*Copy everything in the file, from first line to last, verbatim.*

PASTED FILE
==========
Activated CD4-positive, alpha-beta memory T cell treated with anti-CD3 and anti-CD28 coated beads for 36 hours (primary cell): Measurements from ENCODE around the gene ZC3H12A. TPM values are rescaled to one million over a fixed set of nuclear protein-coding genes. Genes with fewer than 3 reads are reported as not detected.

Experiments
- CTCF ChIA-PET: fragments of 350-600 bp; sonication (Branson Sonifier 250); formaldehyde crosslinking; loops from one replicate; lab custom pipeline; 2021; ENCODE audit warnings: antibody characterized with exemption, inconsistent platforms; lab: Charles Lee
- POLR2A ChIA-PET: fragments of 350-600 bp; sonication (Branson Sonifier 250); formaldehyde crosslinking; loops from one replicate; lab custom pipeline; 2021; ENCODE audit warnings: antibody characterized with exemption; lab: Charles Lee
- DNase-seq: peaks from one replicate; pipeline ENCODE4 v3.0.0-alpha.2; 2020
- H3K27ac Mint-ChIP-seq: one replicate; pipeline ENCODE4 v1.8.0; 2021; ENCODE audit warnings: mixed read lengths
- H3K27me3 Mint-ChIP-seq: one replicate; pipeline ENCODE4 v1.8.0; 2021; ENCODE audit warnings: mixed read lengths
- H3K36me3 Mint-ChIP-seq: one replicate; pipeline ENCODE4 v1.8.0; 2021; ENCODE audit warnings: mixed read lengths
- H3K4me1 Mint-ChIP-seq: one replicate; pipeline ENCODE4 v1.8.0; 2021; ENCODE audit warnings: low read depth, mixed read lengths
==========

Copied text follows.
Activated CD4-positive, alpha-beta memory T cell treated with anti-CD3 and anti-CD28 coated beads for 36 hours (primary cell): Measurements from ENCODE around the gene ZC3H12A. TPM values are rescaled to one million over a fixed set of nuclear protein-coding genes. Genes with fewer than 3 reads are reported as not detected.

Experiments
- CTCF ChIA-PET: fragments of 350-600 bp; sonication (Branson Sonifier 250); formaldehyde crosslinking; loops from one replicate; lab custom pipeline; 2021; ENCODE audit warnings: antibody characterized with exemption, inconsistent platforms; lab: Charles Lee
- POLR2A ChIA-PET: fragments of 350-600 bp; sonication (Branson Sonifier 250); formaldehyde crosslinking; loops from one replicate; lab custom pipeline; 2021; ENCODE audit warnings: antibody characterized with exemption; lab: Charles Lee
- DNase-seq: peaks from one replicate; pipeline ENCODE4 v3.0.0-alpha.2; 2020
- H3K27ac Mint-ChIP-seq: one replicate; pipeline ENCODE4 v1.8.0; 2021; ENCODE audit warnings: mixed read lengths
- H3K27me3 Mint-ChIP-seq: one replicate; pipeline ENCODE4 v1.8.0; 2021; ENCODE audit warnings: mixed read lengths
- H3K36me3 Mint-ChIP-seq: one replicate; pipeline ENCODE4 v1.8.0; 2021; ENCODE audit warnings: mixed read lengths
- H3K4me1 Mint-ChIP-seq: one replicate; pipeline ENCODE4 v1.8.0; 2021; ENCODE audit warnings: low read depth, mixed read lengths